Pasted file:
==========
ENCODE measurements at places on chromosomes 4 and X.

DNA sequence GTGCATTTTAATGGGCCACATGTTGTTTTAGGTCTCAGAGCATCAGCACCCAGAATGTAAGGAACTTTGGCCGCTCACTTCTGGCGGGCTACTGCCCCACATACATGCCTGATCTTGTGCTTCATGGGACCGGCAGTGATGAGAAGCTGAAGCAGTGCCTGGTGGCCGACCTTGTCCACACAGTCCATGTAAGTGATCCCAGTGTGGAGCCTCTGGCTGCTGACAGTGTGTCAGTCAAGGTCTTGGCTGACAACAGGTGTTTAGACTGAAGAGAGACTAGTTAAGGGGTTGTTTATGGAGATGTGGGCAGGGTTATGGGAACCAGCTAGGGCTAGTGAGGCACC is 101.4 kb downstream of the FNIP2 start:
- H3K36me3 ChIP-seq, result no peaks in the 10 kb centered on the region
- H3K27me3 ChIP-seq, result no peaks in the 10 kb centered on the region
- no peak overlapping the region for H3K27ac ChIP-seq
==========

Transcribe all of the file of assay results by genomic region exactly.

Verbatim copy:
ENCODE measurements at places on chromosomes 4 and X.

DNA sequence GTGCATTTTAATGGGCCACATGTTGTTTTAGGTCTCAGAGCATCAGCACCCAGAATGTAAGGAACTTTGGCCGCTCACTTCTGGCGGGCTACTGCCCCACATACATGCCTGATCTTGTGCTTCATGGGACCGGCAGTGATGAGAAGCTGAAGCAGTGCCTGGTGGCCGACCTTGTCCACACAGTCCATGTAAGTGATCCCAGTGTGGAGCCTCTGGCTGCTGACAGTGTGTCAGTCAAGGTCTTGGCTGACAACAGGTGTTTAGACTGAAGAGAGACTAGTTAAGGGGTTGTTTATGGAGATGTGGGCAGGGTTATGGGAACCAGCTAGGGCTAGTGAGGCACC is 101.4 kb downstream of the FNIP2 start:
- H3K36me3 ChIP-seq, result no peaks in the 10 kb centered on the region
- H3K27me3 ChIP-seq, result no peaks in the 10 kb centered on the region
- no peak overlapping the region for H3K27ac ChIP-seq